Adelaide United fans couldn’t contain their excitement. Last weekend’s matches against Melbourne Victory will go down in history, as the home crowd watched their beloved team sneak four goals past their natural enemies.
The team teeters in second place on the ladder, just one point difference between the top team. Within 32 minutes of kick off five goals had been scored in front of 14,115 fans – Adelaide’s biggest turnout since Harry Kewell played at Hindmarsh for Victory in 2011 when only 400 more fans turned up. The star of the game had to be Evan Kostopoulos, who managed not one but two goals, his first on home soil.
“Wining at home, being a local boy, nothing compares,” he told Neos Kosmos. The young 22 year-old is an Adelaide boy through and through, and rose to the seniors this year when he was drafted from the youth team. He’s certainly making a name for himself, edging through the ranks.
He even caused a bit of a stir when he showboated in front of the Victory fans after his first goal. His assistant coach, fellow Greek Australian, Michael Valkanis coached Kostopoulos in the youth side and is quite proud to see him mature as a senior player. “He does a lot of good work and a lot of unnoticed work,” Valkanis says of Kostopoulos. “It just goes to show all the hard work he’s done over the years and the patience he’s had, he’s broken through and done really well so far”. The team is certainly having more luck this season, only losing two games out of 10.
The change is all down to the hard line the coaches have taken and the more cohesive team. As The Advertiser’s commentator, Val Migliaccio says, “Adelaide is an efficient side, which doesn’t play the most attractive soccer in the competition but it keeps getting the results”. After the soccer budget was slashed when the new consortium took over in November 2010, it’s a testament to the club’s coaches as they take on more jobs for the good of the club. Valkanis is in his second coaching season for the seniors and continues to coach the youth side.
Despite the successfulness of the team so far, Valkanis is not one to be complacent. He knows full well that there’s always room for improvement. “There’s still room for improvement. Coaches are never really happy with performances, we’re always looking for ways to improve,” he says. He puts the team’s success so far down to better organisation, more defensive tactics and the signing of some great players, namely the Argentineans, Marcelo Carrusca and Jeronimo Neumann. The cohesion he’s achieved with the team makes it hard for the coaches to choose only seven to play.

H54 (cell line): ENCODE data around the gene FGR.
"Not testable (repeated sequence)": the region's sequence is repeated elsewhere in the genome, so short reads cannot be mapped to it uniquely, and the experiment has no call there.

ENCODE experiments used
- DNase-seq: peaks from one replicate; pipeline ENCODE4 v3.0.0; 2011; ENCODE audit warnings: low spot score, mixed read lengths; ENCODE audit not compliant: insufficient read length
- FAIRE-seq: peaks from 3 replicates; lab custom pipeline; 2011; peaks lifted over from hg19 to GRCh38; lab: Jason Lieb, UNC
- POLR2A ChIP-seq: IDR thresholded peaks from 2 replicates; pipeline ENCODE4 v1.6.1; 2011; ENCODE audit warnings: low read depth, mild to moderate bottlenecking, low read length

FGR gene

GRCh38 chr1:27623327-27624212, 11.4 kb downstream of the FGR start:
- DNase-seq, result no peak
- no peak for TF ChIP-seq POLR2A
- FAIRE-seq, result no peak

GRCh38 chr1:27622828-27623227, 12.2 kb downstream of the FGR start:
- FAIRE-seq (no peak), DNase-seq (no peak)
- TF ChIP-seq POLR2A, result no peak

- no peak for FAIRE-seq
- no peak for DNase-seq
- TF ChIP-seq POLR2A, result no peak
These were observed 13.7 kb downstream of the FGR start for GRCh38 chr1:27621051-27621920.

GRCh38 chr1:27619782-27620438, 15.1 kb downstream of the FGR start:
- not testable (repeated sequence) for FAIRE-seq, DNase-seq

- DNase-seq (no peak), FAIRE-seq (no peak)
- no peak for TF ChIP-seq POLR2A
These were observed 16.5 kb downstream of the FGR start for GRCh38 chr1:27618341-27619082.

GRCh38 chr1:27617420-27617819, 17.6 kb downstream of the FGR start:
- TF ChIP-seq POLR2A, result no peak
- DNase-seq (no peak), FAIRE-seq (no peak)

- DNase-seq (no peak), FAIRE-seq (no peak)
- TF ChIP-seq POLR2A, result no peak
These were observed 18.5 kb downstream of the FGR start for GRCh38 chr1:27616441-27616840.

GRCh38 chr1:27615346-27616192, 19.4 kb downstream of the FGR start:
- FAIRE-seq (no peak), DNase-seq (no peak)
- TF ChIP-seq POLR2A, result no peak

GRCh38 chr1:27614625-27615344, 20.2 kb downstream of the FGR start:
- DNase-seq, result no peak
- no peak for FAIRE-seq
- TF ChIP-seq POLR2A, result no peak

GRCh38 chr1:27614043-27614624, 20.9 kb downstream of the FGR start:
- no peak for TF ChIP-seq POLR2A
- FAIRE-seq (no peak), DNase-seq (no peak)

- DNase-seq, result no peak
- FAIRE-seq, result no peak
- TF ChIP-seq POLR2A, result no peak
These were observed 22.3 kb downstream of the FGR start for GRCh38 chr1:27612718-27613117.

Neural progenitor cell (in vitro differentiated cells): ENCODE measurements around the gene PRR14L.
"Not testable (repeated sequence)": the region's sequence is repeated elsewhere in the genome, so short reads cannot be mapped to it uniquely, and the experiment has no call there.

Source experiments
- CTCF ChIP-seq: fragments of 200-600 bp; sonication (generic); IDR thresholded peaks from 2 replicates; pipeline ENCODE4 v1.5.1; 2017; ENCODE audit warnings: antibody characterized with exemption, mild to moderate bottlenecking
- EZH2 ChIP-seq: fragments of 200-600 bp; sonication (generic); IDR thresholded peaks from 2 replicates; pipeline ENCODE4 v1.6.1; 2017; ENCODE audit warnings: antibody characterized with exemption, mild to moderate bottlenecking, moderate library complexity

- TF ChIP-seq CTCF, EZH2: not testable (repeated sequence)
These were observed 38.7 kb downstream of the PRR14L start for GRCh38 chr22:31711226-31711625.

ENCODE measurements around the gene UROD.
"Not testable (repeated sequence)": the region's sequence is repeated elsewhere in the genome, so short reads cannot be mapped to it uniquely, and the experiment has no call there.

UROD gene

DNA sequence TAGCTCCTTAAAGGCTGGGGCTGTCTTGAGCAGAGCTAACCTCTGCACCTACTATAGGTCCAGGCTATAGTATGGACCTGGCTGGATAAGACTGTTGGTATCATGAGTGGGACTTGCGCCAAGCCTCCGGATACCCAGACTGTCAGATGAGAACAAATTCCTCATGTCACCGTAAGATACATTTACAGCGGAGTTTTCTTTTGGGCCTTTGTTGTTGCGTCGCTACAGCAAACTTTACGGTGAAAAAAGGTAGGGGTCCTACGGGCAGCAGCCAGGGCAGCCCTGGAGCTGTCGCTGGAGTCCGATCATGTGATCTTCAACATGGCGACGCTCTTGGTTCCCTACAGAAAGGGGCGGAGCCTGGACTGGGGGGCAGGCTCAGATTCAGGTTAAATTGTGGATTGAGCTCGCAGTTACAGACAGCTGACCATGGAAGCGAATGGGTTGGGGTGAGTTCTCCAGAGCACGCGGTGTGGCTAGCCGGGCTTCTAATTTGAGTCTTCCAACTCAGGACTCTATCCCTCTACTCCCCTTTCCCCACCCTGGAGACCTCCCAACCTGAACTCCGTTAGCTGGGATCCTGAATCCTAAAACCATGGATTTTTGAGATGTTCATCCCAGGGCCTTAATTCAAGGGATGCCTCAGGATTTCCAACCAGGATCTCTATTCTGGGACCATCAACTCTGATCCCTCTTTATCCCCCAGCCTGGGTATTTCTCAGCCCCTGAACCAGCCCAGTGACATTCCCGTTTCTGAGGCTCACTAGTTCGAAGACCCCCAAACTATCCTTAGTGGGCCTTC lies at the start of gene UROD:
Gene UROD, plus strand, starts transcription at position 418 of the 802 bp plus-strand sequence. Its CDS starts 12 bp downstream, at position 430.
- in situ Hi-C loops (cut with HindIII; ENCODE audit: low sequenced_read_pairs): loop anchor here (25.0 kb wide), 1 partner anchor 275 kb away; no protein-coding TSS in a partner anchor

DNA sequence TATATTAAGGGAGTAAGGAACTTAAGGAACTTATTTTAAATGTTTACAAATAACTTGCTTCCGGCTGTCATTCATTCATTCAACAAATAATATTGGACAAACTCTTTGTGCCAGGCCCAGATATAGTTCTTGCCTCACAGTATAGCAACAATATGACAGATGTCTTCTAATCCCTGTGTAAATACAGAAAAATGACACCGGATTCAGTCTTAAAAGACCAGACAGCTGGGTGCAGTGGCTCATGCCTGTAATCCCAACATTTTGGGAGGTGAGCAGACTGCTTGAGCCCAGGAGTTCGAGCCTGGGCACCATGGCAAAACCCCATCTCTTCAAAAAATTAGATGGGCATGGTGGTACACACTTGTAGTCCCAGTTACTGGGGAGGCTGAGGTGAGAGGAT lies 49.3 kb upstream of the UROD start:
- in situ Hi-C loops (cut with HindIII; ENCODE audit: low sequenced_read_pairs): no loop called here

Valkanis had the honour to go overseas and shadow some of the best coaches from internationally renowned teams. He visited FC 20 in Holland, Ajax and Barcelona FC and believes their football culture is light years ahead of ours. “The structures and the youth development is steps ahead of ours, we’ve been left far behind, we need to do quite a bit of work to catch up I think that’s going to come over the years,” he says. He understands there are barriers to overcome if football is to mature in this country. It’s all down to resources and time, he says.
With better investment, the players will improve and Australia will become a much more competitive in global soccer. Valkanis mentions swapping the focus onto the youth teams, and really investing more to better train players and therefore have a wider selection of good players for the senior teams and therefore the national team. It’s a sentiment even Kostopoulos has seen in his time in Greece.
He played briefly for AEK and Panionis and saw a much more mature football culture. “It’s a different football culture over there. It’s the number one sport, where as over here there’s football, cricket, it’s a little bit different. Soccer isn’t the biggest sport here. The culture’s different,” he says.